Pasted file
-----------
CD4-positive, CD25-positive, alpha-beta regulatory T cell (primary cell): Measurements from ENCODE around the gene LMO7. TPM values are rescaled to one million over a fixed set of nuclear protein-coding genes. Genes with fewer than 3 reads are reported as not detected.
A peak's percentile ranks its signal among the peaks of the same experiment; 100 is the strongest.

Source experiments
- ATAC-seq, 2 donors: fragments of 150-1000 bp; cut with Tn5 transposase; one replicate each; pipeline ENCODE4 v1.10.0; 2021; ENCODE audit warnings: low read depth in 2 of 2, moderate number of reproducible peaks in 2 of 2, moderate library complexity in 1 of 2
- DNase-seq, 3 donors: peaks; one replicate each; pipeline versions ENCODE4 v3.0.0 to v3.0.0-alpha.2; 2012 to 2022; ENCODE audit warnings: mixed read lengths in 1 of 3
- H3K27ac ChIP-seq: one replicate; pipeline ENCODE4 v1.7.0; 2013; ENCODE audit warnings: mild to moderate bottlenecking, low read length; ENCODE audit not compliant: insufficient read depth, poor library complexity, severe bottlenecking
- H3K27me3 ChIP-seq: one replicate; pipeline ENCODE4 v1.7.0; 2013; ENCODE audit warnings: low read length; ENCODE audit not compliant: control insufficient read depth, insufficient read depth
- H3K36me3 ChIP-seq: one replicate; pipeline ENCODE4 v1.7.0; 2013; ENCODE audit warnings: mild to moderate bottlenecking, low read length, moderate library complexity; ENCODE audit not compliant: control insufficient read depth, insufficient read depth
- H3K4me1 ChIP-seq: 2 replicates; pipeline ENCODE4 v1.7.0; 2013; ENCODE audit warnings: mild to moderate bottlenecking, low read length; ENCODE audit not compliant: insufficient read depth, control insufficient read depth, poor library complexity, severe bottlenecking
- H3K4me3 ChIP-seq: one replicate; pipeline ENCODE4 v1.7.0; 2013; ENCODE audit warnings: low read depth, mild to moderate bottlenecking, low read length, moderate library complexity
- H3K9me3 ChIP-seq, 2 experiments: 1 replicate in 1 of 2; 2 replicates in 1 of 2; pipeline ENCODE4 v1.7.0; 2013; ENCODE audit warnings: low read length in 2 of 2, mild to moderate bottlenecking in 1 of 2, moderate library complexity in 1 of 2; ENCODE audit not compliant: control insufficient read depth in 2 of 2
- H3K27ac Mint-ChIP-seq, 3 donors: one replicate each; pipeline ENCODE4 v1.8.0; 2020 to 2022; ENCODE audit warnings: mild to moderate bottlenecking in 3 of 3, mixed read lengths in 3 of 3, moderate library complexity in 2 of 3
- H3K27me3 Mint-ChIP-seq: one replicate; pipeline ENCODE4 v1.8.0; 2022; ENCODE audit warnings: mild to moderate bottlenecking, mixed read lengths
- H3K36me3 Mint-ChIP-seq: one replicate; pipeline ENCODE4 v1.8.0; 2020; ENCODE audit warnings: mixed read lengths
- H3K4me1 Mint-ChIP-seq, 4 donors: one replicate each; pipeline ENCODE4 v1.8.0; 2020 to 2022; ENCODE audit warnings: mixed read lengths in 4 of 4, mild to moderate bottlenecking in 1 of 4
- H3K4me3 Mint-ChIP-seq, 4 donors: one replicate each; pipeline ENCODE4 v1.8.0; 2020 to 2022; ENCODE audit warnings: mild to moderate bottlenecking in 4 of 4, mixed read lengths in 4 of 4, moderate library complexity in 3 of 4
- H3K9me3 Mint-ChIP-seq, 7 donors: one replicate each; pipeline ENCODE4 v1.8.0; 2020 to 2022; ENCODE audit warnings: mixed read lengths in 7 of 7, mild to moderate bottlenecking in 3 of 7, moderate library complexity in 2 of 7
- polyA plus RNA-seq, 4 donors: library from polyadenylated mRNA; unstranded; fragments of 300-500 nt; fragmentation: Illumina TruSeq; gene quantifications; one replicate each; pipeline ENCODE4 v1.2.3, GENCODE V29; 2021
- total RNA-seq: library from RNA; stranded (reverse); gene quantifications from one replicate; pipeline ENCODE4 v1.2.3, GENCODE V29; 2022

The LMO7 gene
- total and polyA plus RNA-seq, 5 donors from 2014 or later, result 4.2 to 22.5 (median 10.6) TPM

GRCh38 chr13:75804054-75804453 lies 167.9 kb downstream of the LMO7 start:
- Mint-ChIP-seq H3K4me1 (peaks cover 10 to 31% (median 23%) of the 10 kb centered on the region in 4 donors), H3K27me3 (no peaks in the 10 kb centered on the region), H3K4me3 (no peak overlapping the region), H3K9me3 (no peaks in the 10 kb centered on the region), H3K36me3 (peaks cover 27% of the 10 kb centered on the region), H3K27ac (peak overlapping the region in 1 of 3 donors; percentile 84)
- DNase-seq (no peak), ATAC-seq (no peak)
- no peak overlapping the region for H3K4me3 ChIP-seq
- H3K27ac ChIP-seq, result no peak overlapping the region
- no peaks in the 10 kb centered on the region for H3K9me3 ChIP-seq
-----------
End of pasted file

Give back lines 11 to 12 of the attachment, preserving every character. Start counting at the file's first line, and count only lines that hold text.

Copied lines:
- H3K9me3 ChIP-seq, 2 experiments: 1 replicate in 1 of 2; 2 replicates in 1 of 2; pipeline ENCODE4 v1.7.0; 2013; ENCODE audit warnings: low read length in 2 of 2, mild to moderate bottlenecking in 1 of 2, moderate library complexity in 1 of 2; ENCODE audit not compliant: control insufficient read depth in 2 of 2
- H3K27ac Mint-ChIP-seq, 3 donors: one replicate each; pipeline ENCODE4 v1.8.0; 2020 to 2022; ENCODE audit warnings: mild to moderate bottlenecking in 3 of 3, mixed read lengths in 3 of 3, moderate library complexity in 2 of 3